PRINT February 1973

Frederick Law Olmsted and the Dialectical Landscape

The landscape-architect André formerly in charge of the suburban plantations of Paris, was walking with me through the Buttes-Chaumont Park, of which he was the designer, when I said of a certain passage of it, “That, to my mind, is the best piece of artificial planting of its age, I have ever seen.” He smiled and said, “Shall 1 confess that it is the result of neglect?”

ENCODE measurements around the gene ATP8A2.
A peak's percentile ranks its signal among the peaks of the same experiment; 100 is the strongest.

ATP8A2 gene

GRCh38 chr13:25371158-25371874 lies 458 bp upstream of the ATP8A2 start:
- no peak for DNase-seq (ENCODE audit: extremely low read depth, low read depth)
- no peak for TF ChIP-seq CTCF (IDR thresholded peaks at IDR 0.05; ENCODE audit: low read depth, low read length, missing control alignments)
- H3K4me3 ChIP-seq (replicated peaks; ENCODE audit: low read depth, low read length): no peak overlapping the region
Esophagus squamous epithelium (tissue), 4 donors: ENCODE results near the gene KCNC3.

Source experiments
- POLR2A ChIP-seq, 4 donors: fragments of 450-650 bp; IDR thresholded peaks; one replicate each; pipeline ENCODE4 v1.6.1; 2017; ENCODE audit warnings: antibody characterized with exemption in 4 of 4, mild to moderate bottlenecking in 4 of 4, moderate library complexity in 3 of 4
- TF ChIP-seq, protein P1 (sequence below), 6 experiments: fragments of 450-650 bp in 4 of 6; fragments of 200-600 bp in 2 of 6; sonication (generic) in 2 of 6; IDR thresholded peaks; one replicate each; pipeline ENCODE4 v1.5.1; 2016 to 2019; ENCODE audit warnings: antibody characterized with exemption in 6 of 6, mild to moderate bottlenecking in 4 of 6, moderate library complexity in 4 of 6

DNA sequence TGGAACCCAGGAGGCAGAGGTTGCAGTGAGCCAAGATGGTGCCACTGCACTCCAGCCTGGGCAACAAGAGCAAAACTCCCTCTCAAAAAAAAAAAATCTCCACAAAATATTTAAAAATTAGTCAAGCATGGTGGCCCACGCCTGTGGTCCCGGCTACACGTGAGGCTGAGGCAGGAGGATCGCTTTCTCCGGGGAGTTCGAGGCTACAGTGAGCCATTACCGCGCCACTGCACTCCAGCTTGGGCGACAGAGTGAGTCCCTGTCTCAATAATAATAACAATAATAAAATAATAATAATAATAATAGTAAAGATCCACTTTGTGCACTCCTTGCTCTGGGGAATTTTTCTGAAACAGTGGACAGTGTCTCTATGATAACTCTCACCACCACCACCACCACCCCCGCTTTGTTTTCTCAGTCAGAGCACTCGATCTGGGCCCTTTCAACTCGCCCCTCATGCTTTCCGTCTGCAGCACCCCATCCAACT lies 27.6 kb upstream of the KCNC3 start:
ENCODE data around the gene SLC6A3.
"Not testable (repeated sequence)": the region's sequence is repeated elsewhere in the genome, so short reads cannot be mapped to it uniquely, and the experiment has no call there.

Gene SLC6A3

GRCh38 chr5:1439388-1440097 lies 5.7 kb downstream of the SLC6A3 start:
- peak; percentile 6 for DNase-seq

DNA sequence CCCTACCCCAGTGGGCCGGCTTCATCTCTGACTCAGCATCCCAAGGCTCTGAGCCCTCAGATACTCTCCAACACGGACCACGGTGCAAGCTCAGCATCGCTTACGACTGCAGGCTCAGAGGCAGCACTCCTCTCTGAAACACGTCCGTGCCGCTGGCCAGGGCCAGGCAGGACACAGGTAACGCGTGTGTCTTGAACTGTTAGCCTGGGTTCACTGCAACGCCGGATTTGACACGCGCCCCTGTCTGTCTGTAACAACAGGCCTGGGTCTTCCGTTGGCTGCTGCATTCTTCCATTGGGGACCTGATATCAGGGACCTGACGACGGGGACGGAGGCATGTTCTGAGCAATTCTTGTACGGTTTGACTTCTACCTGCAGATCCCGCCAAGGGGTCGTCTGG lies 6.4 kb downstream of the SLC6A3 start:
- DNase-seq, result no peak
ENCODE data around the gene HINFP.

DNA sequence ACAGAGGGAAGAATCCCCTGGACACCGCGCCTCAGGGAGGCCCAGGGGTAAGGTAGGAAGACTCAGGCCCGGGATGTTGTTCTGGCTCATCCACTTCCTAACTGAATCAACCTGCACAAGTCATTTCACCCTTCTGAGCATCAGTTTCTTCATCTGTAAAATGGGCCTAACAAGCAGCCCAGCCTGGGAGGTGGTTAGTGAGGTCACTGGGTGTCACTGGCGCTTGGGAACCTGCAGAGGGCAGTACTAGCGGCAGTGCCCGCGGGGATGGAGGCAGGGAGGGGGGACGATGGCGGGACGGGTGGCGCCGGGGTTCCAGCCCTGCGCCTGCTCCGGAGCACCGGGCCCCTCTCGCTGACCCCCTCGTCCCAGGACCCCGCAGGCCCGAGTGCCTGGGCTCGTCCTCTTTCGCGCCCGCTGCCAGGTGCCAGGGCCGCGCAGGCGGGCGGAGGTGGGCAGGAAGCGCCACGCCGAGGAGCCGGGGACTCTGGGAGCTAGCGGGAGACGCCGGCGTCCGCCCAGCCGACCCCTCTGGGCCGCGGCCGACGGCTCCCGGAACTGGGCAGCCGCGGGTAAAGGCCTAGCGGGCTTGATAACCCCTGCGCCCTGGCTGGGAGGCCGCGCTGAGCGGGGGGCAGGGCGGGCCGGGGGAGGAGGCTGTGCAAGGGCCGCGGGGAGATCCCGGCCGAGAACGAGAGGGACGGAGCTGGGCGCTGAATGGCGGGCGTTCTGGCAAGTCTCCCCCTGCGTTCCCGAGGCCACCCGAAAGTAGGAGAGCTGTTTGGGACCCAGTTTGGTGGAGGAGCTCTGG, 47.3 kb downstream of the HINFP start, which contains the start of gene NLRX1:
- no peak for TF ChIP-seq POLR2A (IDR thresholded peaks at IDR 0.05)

––Frederick Law Olmsted, The Spoils Of The Park

IMAGINE YOURSELF IN CENTRAL PARK one million years ago. You would be standing on a vast ice sheet, a 4,000-mile glacial wall, as much as 2,000 feet thick. Alone on the vast glacier, you would not sense its slow crushing, scraping, ripping movement as it advanced south, leaving great masses of rock debris in its wake. Under the frozen depths, where the carousel now stands, you would not notice the effect on the bedrock as the glacier dragged itself along.

Back in the 1850s,

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